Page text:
On 31 August, ASIC reported on its findings for how investors decide to invest in IPOs, with the release of Report 540: Investors in Initial Public Offerings. The report includes details on:

  • ASIC's own inquiries with institutional investors and other financial intermediaries about their approach to investing in IPOs, and
  • a qualitative research report commissioned by ASIC on the factors and information that retail investors rely on when investing in an IPO, followed by a behavioural analysis by ASIC on the research findings.

The report has been in the pipeline for some time and complements a number of ASIC's previous reports, on due diligence and marketing practices, relevant to the IPO market (see our previous blog posts: ASIC on media watch for IPO publicity and IPO due diligence under the spotlight).

IPOs are an important part of Australia's capital markets and investors need to be able to make informed decisions about IPOs to ensure that capital is invested efficiently. Some key findings of the report are:

  • prospectuses can be challenging documents for retail investors and so the investment overview is essential for assisting with their review, including a plain English explanation of the key financial data
  • while the prospectus is seen as a key source of information, many retail investors said the document was hard to read and could not be relied on to tell the whole truth about an IPO (given that it was perceived to be a marketing document)
  • retail investors valued information that they perceived to be independent and easy to understand, and that had been prepared by someone they perceived as having a high level of expertise
  • a number of retail investors said they wanted more information on the issuing company's management (including its track record and what skills executives had to contribute)
  • risk disclosure needs to be specific to the issuing company, with retail investors indicating frustration with risks that appear to have been copied from another prospectus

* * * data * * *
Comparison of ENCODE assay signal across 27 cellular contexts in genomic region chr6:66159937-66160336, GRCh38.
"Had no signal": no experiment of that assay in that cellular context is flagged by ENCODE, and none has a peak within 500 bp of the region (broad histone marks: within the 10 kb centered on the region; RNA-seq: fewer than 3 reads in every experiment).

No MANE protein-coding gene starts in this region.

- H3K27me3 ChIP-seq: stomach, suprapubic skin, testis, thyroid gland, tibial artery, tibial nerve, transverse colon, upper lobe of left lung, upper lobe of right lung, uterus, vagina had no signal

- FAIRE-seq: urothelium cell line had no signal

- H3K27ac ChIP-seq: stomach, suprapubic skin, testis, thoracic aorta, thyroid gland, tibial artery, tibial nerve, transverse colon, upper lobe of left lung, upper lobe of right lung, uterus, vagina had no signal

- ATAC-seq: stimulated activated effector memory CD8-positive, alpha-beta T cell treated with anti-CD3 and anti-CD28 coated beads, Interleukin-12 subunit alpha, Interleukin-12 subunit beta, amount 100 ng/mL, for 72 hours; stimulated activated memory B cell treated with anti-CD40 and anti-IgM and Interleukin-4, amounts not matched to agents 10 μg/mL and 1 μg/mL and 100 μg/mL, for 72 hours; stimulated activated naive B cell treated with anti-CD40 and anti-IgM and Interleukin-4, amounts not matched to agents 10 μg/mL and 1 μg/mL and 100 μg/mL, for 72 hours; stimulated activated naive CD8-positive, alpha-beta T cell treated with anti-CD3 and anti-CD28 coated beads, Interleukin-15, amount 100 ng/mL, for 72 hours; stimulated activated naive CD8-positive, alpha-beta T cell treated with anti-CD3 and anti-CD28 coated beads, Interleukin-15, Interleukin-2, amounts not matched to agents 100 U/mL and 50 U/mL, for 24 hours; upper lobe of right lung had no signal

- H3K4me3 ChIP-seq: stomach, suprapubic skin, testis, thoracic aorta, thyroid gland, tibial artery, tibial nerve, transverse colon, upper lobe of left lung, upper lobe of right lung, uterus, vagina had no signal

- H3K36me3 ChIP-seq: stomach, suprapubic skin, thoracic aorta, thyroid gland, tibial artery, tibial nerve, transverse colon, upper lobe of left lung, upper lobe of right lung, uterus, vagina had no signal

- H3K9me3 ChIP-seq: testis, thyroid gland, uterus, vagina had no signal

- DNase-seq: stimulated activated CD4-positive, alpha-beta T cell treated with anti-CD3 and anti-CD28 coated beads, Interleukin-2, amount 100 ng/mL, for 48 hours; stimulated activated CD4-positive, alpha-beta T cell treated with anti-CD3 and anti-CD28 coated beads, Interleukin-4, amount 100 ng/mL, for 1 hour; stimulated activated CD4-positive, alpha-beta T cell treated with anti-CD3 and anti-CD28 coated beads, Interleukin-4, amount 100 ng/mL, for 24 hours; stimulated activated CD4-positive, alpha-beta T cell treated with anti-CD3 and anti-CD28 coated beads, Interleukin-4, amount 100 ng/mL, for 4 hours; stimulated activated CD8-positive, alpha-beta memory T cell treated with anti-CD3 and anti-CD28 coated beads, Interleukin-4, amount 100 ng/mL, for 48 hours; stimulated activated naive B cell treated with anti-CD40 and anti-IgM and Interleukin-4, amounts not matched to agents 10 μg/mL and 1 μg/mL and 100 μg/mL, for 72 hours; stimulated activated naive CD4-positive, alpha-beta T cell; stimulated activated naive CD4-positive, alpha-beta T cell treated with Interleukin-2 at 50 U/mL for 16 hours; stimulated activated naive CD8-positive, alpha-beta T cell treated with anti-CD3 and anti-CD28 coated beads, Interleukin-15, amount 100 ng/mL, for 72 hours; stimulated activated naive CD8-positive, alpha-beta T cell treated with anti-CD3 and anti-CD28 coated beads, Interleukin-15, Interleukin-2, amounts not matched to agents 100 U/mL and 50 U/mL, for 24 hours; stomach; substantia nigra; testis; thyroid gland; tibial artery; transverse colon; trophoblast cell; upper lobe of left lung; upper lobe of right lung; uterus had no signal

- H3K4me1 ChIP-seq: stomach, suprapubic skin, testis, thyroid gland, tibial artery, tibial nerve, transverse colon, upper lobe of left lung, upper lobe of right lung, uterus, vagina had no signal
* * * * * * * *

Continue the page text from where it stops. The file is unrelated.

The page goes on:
• financial media and commentary, including mainstream media and subscription services, were influential in both alerting retail investors to IPO opportunities and in guiding the decision making process, and
  • for institutional investors, the most highly valued inputs in assessing whether to invest are:
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    • the prospectus (including the pathfinder and the lodged prospectus), as it is the main source of regulated information for an IPO, for which directors and others involved in the offer have liability, and
    • access to the IPO issuer's management and the institution's own technical analysis of the offer.

ASIC reports that, overall, there is scope for improvement in the effectiveness of prospectuses.

While ASIC considers that its regulation of IPOs and guidance on prospectuses is largely sound, the report explains how ASIC will use the findings from the project to enhance its regulation of IPOs and how companies, their advisers and other market participants can assist investors participating in IPOs. In particular, ASIC flagged the following areas of focus:

  • company's engaging with stakeholders to encourage them to provide greater accessibility to management for investors (for example, making IPO roadshow sessions available online for retail investors after the prospectus is lodged)
  • increasing ASIC's review of online investor forums and social media
  • ASIC continuing to undertake targeted surveillance to check whether prospectuses have been subject to rigorous due diligence procedures
  • ASIC closely reviewing historical financial information, particularly in large IPOs, to ensure it complies with the updated guidance in ASIC Regulatory Guide 228, and
  • broadening ASIC's regular monitoring of the financial media to include investment magazines, newsletters and online subscription services.

Following the release of the report, ASIC has reaffirmed that it will continue to review a significant portion of prospectuses, given the importance to investors and to maintaining the reputation of Australia's capital markets.

ASIC's most recent report on the regulation of corporate finance ( Report 539 to June 2017) highlighted that supplementary and replacement prospectus lodgements account for 43% of total lodgements. Issuers currently considering or undertaking an IPO should review Report 539 and the abovementioned Report 540 carefully. Undoubtedly, this will be a continued area of focus for ASIC and one to watch for updated guidance in due course.